How to Maintain the Skeletal System

Two Parts:Adjusting Your DietMaking Lifestyle Changes For Bone Health

Even though osteoporosis is largely genetic, bone health is something everyone needs to think about. The skeletal system is something that is easy to take for granted when it is healthy. However, there can be serious consequences for ignoring proper diet, lifestyle, and posture tips. The most important aspect of maintaining your skeletal system is getting the parts of your diet that you need. However, your job doesn’t end there. Make sure you don’t have skeletal problems down the road by paying attention to your bones now.[1]

Part 1
Adjusting Your Diet

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    Consume foods and drinks high in calcium. Adults should be getting 1,000 mg of calcium every day. Calcium is the most important mineral for maintaining bone health, because bones use calcium to remain strong and prevent bones from becoming brittle. Men over 50 and women over 70 need more calcium – 1,200 mg per day.[2]
    • Foods high in calcium include dairy products, broccoli, salmon, leafy green vegetables, soy products, and cheese.
    • You should not consume more than 2000 mg of calcium a day. Side effects of calcium supplementation include constipation, indigestion, and increased risk of kidney stones.
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    Get plenty of vitamin D. Scientists are still figuring out how much vitamin D is optimal in a diet, but you should get at least 600 international units per day. Healthy teens and adults can have up to 4,000 IU per day. The main way to do this is by getting sunlight. If you cannot get sunlight, talk to your doctor about other ways to get vitamin D. The use of vitamin D supplements is controversial, so your doctor may offer specific advice.[3]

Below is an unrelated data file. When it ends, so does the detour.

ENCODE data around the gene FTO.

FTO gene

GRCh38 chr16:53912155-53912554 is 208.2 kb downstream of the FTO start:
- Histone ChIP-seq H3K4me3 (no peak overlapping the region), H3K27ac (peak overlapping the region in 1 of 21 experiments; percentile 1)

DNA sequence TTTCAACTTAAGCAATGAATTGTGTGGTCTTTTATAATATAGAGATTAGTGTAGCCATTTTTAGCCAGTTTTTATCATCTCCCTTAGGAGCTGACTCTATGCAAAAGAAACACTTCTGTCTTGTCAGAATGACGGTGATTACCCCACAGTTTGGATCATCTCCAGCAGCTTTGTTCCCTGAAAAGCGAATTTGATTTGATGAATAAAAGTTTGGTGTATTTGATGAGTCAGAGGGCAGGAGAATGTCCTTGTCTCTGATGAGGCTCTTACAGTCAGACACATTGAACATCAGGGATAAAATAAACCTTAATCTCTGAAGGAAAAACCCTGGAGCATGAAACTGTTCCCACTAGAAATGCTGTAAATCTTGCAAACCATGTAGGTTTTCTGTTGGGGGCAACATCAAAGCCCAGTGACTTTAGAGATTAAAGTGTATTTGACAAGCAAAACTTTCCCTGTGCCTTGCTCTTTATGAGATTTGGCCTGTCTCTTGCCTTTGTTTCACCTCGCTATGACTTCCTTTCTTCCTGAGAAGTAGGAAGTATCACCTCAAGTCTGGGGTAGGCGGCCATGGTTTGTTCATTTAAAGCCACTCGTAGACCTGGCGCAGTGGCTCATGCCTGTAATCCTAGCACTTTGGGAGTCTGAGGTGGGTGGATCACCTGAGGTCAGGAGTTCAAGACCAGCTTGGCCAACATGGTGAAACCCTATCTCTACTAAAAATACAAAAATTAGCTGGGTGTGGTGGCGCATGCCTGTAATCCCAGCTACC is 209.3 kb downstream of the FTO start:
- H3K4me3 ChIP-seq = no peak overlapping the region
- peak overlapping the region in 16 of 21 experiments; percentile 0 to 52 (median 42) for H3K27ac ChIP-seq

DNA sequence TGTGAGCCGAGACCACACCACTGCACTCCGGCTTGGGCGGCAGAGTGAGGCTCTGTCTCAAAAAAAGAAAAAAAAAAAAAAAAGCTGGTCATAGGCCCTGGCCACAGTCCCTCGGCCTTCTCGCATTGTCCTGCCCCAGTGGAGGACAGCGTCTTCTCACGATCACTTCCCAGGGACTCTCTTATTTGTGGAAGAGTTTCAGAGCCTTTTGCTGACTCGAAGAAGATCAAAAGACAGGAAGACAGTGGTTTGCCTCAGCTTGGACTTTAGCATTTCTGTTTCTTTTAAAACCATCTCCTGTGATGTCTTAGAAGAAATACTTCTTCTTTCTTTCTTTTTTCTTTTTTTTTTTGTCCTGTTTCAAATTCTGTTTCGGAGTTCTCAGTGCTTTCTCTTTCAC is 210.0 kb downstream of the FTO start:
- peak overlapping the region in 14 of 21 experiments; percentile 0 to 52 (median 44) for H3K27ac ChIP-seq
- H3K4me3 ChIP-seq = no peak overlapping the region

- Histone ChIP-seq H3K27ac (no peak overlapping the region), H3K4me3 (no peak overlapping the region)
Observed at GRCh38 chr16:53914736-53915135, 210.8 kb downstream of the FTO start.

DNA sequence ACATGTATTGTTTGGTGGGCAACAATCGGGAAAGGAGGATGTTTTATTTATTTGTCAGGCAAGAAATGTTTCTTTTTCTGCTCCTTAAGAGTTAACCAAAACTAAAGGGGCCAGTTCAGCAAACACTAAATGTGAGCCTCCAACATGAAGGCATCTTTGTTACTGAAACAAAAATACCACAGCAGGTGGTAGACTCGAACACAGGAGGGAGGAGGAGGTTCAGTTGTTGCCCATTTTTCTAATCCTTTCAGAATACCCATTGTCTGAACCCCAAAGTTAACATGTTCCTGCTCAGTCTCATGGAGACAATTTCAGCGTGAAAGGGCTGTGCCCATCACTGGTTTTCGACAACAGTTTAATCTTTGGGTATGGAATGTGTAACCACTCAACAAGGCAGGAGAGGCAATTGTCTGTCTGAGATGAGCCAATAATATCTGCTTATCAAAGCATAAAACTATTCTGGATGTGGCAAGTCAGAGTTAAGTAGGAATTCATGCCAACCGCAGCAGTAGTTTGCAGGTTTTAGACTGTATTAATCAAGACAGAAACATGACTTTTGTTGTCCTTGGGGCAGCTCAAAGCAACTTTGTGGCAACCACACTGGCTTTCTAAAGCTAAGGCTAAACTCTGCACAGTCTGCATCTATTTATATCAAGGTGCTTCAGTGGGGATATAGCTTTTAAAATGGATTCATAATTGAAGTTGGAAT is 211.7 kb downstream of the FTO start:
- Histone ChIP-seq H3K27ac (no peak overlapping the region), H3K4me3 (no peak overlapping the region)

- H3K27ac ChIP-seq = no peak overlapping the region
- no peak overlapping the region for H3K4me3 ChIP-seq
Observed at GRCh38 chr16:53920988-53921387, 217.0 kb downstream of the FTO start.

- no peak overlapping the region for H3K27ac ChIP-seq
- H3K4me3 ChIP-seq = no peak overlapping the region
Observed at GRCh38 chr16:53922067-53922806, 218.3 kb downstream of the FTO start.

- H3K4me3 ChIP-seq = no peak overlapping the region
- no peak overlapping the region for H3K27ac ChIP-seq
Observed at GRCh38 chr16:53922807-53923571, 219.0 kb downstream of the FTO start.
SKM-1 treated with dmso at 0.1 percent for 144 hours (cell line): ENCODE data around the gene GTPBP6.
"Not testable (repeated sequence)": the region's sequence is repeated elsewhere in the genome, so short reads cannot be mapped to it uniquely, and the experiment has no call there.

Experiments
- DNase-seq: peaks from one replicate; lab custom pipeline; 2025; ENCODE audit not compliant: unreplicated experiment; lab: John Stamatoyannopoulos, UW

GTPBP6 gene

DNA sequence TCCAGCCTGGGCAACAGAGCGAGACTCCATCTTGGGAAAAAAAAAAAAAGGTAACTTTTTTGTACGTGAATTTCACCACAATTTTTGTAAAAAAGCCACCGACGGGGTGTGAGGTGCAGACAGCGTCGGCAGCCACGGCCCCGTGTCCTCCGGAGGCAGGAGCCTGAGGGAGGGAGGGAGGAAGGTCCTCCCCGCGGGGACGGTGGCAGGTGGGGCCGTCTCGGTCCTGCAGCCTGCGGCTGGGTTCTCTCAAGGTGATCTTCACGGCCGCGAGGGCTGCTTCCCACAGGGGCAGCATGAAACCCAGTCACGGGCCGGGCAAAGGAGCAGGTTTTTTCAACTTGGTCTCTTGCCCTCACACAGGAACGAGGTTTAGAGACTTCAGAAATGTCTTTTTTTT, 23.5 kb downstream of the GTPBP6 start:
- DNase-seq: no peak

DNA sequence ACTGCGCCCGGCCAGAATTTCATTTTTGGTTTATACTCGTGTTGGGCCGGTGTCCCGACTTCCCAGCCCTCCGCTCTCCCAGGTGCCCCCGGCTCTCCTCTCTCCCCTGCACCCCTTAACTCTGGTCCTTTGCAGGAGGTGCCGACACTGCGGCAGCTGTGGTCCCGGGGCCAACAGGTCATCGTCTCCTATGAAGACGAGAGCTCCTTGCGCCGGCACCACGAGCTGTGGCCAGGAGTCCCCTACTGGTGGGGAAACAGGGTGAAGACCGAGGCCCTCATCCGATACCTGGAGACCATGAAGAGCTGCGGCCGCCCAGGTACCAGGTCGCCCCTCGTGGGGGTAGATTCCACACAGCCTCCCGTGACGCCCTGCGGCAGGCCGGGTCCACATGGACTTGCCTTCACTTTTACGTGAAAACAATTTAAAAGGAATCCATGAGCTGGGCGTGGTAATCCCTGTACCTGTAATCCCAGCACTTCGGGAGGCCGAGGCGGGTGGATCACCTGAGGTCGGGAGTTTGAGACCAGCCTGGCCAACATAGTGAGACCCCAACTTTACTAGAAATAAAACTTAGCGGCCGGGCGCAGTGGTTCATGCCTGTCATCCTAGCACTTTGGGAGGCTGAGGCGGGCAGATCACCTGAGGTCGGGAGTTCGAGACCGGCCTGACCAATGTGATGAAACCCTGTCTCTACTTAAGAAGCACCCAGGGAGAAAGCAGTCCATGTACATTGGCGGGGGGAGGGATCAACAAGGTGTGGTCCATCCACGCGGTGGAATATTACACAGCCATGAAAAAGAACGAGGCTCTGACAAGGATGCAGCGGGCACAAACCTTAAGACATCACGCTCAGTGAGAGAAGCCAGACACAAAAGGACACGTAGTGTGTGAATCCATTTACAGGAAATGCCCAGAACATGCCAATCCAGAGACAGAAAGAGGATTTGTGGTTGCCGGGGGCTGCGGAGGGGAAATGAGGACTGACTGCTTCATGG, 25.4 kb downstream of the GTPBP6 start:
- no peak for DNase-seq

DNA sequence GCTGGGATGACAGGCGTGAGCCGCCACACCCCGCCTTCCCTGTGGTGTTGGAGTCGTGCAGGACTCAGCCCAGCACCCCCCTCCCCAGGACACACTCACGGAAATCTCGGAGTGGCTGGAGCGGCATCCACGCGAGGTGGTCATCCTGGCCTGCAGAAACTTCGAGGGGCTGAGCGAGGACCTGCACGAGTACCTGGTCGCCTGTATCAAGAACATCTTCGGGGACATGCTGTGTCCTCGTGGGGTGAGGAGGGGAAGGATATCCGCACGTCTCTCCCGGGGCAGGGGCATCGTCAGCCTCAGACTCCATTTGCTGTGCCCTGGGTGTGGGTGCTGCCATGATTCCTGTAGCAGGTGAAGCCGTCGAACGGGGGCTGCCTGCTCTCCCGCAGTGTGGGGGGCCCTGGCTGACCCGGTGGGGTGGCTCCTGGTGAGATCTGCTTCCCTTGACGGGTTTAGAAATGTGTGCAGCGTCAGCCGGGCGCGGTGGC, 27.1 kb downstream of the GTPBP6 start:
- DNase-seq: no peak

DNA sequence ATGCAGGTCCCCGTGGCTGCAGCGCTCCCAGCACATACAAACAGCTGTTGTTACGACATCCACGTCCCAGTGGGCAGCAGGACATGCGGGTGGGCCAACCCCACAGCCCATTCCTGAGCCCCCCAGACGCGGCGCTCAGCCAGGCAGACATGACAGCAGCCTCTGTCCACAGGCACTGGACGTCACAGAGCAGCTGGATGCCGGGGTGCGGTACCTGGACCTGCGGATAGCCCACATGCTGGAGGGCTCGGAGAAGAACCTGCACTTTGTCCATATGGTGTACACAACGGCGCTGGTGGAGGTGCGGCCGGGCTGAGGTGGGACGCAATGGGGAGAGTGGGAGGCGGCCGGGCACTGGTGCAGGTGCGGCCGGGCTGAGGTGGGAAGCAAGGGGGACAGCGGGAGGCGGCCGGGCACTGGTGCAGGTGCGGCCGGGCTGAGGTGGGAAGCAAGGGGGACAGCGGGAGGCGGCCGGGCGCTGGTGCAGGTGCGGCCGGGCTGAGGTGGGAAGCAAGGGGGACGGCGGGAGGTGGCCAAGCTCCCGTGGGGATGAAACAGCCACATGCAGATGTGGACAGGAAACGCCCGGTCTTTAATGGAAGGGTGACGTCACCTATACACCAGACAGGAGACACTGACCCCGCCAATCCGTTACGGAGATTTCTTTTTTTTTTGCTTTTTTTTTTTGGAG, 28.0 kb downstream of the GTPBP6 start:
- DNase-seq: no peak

• This doesn’t mean tanning, which is quite unhealthy for your skin and can cause cancer. It only takes a short time to get enough vitamin D – as little as 15 minutes depending on your skin type and where you live.[4]
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    Eat a healthy diet rich in manganese, zinc, and copper. A healthy diet includes a balance of lean protein, whole grains, and fruits and vegetables. Trace amounts of these elements have been shown to be prevalent in bones. There are foods you can eat to increase your levels of manganese, zinc, and copper.[5]
    • Foods high in manganese include nuts, shellfish, dark chocolate, soybeans, and sunflower seeds.
    • Beef, shellfish, and peanuts are foods that are high in zinc.
    • Copper is prevalent in foods like calamari, lobster, sun dried tomatoes, and oysters.
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    Drink at least eight glasses of clean water every day. The body needs to remain hydrated to be healthy. Hydration benefits your entire body, especially your organs and joints, and has been shown to reduce the risk of osteoporosis.[6]
    • The amount of fluids you need is based on various factors, but women should generally have nine cups per day, and men 13. Having at least eight on any given day is good, but try for more.[7]
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    Avoid excessive amounts of harmful substances. Salt, soda, carbonated drinks, caffeine, and hydrogenated oils should be consumed in moderation. They are known to diminish calcium content in bones. They have numerous other drawbacks for your health, so it is best to avoid them in most situations.
    • You should be consuming a maximum of 5,000 IUs (international units) of Vitamin A per day. To avoid consuming too much Vitamin A, eat fewer eggs or egg whites only, switch to non-fat or low-fat dairy products and check the concentration of Vitamin A in your multivitamin supplements.